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My kids always liked the VMX events, they were amazed at the different approach each brand took.  That lasted through the early 80s where everyone had a different concept for a powervalve and a rear linkage.  Since then, not so much.

Wasn't Pete's Novation suspension in essence a cone valve?  Most people at the time just wanted to play it safe and run what the pros were running. I think the stagnation is due to the culture of expecting all innovation to come from the factory.

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Actually when you break it down we have had many different setups recently

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There is no stagnation.... I think its crazy people are paying more for MTN bikes than MX bikes...  So we complain about MX bikes being expensive, and the manufacturers try to keep cost down so some components aren't as good maybe... but damn a MTN bike at 10k is crazy.  No motor/transmission.... yet same cost.  I don't want to argue the reasons.  I"m just sayin.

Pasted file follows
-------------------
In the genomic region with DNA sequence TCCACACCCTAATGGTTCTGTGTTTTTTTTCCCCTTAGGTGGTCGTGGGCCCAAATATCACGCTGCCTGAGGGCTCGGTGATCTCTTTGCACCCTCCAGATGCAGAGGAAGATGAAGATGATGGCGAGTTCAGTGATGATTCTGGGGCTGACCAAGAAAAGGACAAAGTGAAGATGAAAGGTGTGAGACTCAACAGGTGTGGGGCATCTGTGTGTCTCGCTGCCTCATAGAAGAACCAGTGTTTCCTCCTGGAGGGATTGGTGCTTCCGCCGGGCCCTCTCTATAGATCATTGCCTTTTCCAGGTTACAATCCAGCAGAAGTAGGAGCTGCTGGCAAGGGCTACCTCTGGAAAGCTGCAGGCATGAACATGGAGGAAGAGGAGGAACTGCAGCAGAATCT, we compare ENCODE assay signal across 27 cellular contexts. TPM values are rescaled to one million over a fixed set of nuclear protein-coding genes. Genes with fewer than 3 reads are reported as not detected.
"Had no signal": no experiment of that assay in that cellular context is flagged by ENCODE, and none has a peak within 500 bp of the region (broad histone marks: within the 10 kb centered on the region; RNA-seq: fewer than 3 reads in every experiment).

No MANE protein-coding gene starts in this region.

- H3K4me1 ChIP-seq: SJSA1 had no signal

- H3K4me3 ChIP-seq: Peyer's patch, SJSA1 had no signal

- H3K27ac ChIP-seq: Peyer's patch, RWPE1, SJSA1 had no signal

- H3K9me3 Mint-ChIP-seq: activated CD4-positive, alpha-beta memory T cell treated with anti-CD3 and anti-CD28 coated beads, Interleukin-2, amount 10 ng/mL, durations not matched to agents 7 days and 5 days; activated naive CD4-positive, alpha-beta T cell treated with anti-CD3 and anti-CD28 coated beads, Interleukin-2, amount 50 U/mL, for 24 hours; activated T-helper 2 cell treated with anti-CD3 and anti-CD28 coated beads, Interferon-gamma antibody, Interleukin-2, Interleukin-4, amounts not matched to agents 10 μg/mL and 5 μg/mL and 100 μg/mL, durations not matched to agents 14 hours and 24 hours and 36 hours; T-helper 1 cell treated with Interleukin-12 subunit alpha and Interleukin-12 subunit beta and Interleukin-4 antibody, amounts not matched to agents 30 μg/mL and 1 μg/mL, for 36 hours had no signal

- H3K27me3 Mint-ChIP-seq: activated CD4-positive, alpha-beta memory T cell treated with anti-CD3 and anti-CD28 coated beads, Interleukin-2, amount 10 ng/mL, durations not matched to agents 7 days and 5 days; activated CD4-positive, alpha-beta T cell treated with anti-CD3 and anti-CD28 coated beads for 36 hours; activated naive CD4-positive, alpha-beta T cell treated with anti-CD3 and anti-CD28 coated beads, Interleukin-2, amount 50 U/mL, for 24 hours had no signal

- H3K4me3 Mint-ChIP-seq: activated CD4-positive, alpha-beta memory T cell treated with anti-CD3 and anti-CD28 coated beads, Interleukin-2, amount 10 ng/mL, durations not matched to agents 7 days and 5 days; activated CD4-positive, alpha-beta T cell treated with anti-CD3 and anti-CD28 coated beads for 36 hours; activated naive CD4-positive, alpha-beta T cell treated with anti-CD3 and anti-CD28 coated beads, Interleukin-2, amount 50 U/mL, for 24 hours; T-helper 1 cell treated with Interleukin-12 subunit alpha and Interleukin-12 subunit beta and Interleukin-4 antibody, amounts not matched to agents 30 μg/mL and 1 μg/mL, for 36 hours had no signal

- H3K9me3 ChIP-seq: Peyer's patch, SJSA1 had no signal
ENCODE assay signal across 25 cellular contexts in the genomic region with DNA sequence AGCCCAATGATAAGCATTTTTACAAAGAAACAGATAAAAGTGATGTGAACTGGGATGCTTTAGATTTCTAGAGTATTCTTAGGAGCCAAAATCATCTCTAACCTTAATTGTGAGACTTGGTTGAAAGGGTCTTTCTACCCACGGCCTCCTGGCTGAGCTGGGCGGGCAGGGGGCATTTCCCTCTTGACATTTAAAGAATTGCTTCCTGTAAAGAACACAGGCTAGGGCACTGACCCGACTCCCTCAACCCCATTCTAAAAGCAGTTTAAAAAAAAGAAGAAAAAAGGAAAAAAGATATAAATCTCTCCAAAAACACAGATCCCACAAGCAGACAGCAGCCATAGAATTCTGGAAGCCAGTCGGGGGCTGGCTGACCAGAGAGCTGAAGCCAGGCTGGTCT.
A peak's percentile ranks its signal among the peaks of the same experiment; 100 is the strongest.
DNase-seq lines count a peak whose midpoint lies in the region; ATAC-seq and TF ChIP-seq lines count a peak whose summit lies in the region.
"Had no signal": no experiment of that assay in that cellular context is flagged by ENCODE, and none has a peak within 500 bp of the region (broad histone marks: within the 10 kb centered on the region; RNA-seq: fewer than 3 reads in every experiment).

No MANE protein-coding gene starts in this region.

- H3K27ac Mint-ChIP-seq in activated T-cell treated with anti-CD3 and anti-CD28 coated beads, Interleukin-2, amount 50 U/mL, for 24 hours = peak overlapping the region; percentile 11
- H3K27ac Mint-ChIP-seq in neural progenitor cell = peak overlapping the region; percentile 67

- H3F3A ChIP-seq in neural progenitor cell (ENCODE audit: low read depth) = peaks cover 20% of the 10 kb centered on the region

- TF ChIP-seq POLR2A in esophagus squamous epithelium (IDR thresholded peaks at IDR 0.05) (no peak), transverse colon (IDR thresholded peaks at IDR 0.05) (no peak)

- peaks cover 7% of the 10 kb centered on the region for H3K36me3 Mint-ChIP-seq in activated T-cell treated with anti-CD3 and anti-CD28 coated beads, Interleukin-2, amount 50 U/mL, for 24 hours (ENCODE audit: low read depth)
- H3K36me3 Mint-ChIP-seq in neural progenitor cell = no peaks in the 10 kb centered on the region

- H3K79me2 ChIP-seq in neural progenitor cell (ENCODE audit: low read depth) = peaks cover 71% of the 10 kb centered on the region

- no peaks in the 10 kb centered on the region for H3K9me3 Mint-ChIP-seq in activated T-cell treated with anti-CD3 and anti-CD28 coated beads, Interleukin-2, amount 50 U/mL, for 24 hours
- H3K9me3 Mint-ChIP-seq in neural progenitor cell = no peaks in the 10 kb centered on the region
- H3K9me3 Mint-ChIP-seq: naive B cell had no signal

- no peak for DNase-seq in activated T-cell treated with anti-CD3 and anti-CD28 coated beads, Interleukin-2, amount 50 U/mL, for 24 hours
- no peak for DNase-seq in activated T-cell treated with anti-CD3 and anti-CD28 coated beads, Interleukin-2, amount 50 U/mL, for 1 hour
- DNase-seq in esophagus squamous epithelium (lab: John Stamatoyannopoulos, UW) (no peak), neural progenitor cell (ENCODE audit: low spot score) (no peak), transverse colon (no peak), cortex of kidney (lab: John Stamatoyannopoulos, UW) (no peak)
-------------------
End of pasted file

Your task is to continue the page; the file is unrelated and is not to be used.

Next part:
Last MX bikes kick ass now.  Reliable, excellent suspension.  Freaking going over whoops and ruts at speed cannot really be accounted for, it is 90% rider skill at speed.  You can take the same line 20 times and hit it mildly different... suspension cannot correct that all.  It not like you are going over a perfectly created bump...at the perfect angle, and those bumps can be 8" and the next one 24" tall.... then if you hit the side of that bump its at an angle that will kick your bike sideways.... so the suspension can only do so much.... what needs to happen is all of you critiquing it need to ride more and get better.... not expect the suspension to do it all.  I include myself in that.  Just sayin'...

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On 8/26/2019 at 12:41 AM, Knightly said:


It could be a game changer when electronic controlled/actuated suspension becomes mainstream in the off-road world.

Really,

Having the ecu crank and uncrank your lsc adjuster is a game changer?

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Really, Having the ecu crank and uncrank your lsc adjuster is a game changer?